Me: Seriously, tell me about what it was like to stay awake for 28 hours straight and be responsible for the lives of an entire county of people.

Him: Luckily we had no ER's. And caffeine. That's it.

Me: ... What else?

Him: Nothing.

Me: ...

Him: ...

Well, all I know is that when I picked him up he was making pac-man's with tennis balls. Complete with the "wocka wocka" noises.

Monday, September 17, 2007

"I think the cat is bulimic..."

Ah yes, phone calls home. They're important, and touching. It's great how just telling Mom or Dad about something that happened can make everything better. And it's nice to know that the world is still turning back on your old block. But sometimes phone calls just can't convey the seriousness of a situation:

Me: Stephan's at a fire meeting and I'm doing dishes.

Parent: I think the cat is bulimic.

Me: What??

Parent: She eats all the food and then throws up right away.

Me: Is she losing weight?

Parent: No. But it's gross to have the pile of half eaten soggy food.

Me: Really?? Wow.

Parent: Well, she eats it again in about an hour.

Me: ... [really] ... [um] ...

Me: An hour? You don't clean it up before then?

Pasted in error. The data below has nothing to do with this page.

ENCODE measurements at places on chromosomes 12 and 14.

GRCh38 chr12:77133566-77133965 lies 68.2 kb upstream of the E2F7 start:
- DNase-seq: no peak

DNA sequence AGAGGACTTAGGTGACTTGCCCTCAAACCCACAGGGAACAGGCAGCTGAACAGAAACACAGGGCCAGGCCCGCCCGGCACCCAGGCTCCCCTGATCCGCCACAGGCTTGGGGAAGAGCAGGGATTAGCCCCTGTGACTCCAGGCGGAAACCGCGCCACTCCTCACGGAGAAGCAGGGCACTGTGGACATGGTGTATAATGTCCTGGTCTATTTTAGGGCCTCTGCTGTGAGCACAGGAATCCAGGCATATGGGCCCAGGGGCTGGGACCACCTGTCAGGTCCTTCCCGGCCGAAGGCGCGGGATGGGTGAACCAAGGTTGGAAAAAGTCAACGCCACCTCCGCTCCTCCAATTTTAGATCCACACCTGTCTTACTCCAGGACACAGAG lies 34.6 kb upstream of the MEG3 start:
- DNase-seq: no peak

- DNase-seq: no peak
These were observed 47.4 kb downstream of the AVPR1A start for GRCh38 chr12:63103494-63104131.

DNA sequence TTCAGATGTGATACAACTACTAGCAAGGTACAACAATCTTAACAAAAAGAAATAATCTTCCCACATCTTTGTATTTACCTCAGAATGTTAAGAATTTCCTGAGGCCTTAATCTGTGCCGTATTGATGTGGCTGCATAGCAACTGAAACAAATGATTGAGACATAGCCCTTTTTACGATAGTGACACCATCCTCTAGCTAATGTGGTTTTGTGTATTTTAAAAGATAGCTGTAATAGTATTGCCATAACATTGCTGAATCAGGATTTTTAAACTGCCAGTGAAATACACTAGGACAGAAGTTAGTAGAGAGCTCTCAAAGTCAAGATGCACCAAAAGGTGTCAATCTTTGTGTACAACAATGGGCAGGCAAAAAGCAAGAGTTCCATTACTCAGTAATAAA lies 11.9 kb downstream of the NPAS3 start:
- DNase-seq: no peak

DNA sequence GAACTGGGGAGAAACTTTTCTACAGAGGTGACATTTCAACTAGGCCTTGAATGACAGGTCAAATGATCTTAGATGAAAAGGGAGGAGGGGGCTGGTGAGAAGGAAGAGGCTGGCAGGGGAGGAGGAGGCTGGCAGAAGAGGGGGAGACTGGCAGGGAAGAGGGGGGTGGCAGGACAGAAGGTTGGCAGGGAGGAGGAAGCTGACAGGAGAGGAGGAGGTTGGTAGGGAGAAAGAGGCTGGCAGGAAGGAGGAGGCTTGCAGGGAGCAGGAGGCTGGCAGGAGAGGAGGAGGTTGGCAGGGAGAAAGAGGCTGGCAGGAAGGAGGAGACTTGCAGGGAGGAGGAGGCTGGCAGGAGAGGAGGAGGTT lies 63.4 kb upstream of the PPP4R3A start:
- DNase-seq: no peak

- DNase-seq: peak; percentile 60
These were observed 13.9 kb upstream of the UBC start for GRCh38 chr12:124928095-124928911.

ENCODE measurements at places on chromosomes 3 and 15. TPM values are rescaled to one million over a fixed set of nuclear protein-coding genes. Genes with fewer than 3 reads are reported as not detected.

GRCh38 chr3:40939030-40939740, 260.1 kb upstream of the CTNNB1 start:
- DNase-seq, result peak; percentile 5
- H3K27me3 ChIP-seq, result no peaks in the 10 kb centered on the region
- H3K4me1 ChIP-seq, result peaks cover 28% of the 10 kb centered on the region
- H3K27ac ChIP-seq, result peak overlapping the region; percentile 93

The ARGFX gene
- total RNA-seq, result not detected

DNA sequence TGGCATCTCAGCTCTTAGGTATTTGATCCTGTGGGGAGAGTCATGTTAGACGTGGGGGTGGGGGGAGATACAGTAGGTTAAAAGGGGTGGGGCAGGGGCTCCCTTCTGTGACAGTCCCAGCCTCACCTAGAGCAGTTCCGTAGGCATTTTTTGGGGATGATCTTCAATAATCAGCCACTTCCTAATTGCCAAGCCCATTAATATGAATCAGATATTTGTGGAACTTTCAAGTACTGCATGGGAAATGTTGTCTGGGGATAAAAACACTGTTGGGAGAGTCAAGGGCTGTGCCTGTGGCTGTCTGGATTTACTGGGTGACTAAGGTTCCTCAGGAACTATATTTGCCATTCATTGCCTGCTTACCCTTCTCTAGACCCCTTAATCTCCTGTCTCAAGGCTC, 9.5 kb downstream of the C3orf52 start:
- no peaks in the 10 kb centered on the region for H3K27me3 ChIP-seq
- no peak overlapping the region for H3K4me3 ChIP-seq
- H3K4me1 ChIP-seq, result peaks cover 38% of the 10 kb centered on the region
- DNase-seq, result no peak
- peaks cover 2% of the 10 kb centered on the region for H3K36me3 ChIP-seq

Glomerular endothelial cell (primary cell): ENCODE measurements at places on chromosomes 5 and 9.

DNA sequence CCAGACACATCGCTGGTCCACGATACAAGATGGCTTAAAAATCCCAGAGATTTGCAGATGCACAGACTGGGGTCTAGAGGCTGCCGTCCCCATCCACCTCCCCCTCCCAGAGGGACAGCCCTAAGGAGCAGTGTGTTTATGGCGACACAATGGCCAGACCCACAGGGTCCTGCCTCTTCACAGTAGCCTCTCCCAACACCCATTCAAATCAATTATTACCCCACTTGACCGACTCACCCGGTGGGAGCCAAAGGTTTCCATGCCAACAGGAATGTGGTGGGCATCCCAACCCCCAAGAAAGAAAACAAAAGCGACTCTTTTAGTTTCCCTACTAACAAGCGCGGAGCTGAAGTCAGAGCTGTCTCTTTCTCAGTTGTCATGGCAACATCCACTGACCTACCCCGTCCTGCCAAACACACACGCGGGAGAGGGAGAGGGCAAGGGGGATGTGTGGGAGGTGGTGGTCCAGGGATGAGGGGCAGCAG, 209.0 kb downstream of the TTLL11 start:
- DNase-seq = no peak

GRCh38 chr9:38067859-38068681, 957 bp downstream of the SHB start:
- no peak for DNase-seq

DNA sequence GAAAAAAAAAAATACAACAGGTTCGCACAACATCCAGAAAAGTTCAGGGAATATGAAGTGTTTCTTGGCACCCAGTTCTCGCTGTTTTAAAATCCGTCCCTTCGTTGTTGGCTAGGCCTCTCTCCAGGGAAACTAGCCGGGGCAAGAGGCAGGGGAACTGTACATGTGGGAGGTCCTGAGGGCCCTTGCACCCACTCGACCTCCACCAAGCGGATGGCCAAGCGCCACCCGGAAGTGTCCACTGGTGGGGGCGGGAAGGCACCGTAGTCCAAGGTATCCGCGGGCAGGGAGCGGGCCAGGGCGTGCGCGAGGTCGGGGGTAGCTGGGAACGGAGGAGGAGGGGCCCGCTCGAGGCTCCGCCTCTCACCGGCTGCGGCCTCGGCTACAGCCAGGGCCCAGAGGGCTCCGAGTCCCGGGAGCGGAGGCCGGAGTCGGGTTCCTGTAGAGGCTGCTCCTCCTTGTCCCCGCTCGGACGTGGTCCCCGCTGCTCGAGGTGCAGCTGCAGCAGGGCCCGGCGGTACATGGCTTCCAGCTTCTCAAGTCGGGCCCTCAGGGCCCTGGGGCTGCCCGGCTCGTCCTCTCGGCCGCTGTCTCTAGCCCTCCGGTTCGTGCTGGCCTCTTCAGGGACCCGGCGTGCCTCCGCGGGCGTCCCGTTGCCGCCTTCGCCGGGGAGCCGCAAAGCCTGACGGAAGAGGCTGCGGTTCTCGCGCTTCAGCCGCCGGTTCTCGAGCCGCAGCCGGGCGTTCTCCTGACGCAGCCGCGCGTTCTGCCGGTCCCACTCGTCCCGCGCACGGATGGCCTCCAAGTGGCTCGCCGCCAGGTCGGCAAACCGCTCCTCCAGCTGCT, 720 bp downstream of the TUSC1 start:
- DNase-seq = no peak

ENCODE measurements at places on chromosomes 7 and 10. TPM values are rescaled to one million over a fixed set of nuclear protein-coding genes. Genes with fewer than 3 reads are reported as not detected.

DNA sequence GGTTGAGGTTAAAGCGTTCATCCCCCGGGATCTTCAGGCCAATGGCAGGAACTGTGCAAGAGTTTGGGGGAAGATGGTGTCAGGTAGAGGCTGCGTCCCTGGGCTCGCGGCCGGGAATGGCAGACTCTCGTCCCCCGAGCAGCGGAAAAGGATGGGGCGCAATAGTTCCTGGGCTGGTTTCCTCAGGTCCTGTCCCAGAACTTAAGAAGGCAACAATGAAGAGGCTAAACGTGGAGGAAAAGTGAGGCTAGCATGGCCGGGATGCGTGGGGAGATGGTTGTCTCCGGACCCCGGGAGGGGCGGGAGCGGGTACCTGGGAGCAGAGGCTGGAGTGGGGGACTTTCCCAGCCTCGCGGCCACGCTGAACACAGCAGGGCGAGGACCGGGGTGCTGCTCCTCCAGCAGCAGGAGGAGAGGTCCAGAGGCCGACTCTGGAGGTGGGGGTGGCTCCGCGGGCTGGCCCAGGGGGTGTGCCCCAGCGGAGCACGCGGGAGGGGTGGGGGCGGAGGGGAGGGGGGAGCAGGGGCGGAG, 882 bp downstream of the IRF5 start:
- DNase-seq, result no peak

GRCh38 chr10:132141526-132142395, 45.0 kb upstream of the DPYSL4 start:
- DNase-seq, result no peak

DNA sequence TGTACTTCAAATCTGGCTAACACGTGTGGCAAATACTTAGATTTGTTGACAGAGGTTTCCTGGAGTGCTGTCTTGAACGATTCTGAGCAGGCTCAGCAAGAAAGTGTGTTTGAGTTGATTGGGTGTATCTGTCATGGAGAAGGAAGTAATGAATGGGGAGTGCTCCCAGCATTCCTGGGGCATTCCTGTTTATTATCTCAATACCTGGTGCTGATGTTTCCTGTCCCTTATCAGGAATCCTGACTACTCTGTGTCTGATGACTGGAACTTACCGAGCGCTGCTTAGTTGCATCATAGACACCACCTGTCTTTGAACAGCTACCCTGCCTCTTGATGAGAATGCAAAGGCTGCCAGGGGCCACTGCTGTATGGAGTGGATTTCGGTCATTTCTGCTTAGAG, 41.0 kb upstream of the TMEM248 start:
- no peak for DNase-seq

Parent: No. Why should I? She eats it and then I don't have to deal with it.

Me: Um. Ew.

Parent: Exactly how do you pronounce BLECHAAAAHIICKK?

Sunday, September 16, 2007


We drove out to Red Lodge Saturday night to check out their Oktoberfest celebration. It was a cute little town, exactly what we imagened Montana would be like. Teva sandals, Earth shoes, Merrell shoes, babies strapped to breast-feeding mothers... it looked like an entire town sprung out of the Lands End catalogue.

Stephan said of the town, "It's where Returned Peace Corps Volunteers go to die." We thought about moving out there for a minute, but realized we'd never live anywhere where we would actually fit in.

Thursday, September 13, 2007

Dropping the 'F' bomb

I had it. I just couldn't take any more. I'd seen too much. Things were getting out of control.

So I made Stephan clear the house of animals, cover all the food-prep items, and take a day out of the house... after dropping the fog bomb to kill all the bugs. The clean up several hours later involved finding buckets full of spiders. Dead. Good. Huge wolf spiders, and lots of Pholcidae.

Then, inevitably, someone smart comes along and says, "yeah, this is a good time to bomb, but you should do it again in a few weeks after the babies are born."



Monday, September 10, 2007

Return your foreskin to it's proper position.....

Me: I can't write a blog with this title.

Him: Why not?

Me: It's x-rated.

Him: No it's not. It's biology.

Me: I can't have 'foreskin' in the title.